If you're interested in a career in law enforcement and want to serve your country, then being a Navy police officer may be the perfect job for you. Navy police officers are responsible for maintaining law and order on naval bases. These officers perform duties similar to civilian police officers but also have additional responsibilities, such as safeguarding military weapons and equipment.
To become a Navy police officer, you must first enlist in the Navy armed services, also known as the U.S. Navy, and go through boot camp. Boot camp is a grueling eight to 10 weeks of military training designed to test applicants and weed out individuals who may not be a good fit for military service.
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Navy police officers have a wide range of duties and responsibilities. They are responsible for patrolling Navy bases, investigating crimes and responding to emergencies. They also provide security for Navy personnel, property and equipment. Navy police officers may be called upon to escort navy dignitaries or provide security for Navy ships and aircraft.
In addition to their law enforcement duties, Navy police officers perform many administrative tasks, such as maintaining records and preparing reports. Military police have many of the same responsibilities as civilian police officers but are contracted by the armed forces. They're tasked with keeping the peace as well as enforcing anti-terrorism protocols.
There are no formal requirements to join the Navy police force. Typically, Navy recruits have completed high school and are at least 18 years of age. Those interested in becoming part of the armed forces go through a similar process regardless of which branch they're interested in joining. To start, contact the recruiter in your local area for the branch of service you're looking to join.
To become a Navy police officer, you must first join the Navy. According to USA.gov, you will be sent to a military entrance processing station. From there, you'll enter boot camp and be on your way to joining the military.
The U.S. military is the great protector of our country. With nearly 500 military bases in the country, the military employs over 1 million service members. When joining the armed forces in active duty, you're enlisting to help the country and your fellow Americans.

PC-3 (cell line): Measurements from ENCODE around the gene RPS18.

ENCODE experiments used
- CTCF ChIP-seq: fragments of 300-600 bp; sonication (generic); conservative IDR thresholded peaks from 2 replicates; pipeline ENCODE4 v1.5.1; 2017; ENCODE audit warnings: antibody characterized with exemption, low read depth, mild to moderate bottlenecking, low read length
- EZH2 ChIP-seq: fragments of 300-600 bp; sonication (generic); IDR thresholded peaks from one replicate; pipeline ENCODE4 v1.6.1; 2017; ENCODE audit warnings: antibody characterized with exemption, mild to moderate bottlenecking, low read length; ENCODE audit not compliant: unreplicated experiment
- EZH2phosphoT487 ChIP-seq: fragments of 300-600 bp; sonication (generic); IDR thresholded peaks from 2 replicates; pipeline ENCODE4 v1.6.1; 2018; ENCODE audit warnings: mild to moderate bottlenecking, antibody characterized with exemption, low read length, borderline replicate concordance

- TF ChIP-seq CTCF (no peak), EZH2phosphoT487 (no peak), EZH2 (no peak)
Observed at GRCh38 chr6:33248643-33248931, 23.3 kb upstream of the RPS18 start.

If you're interested in becoming a Navy police officer, you'll be stationed at "A" school in San Antonio, Texas. You'll enter a nine-week course to receive technical training. Your official job title may eventually be Master-at-Arms, typically a petty officer, as described by America's Navy. The U.S. Bureau of Labor Statistics (BLS) says there is a group of 13,551 active protective personnel in the Navy. Comparatively, the Air Force has over 36,000 protective personnel employed.
Years of Experience
It takes years of experience to rise through the ranks in the military police industry. When a recruit first joins active duty, they're ranked as an ensign, which typically implies they're still in a training process of some sort. This applies for the first two years. After ensign, you'll move to lieutenant commander. Becoming a naval police officer takes many years of training and experience, and pay raises come with experience too.
The base pay for Navy recruits is $1,833 per month, or a starting salary of $26,883 per year, according to FederalPay. With each year spent in the military, there are incentives to stay, like pay raises for years of service. Comparing that to the average salary of a civilian police officer, who the BLS reports are making a national average of $66,020 per year, you'll see that starting salaries will be much lower for a Navy police officer.
As you continue in your years of service in the military, you'll have an increase in pay and rank. With each rank and year of service, you'll increase your pay grade or monthly salary. However, if you choose to retire from the military, you have the opportunity to become a civilian police officer. Many current police officers have military experience. With this civilian service, there are also some federal perks upon retirement. Some of these perks, like continued health care, may also be available to your dependents.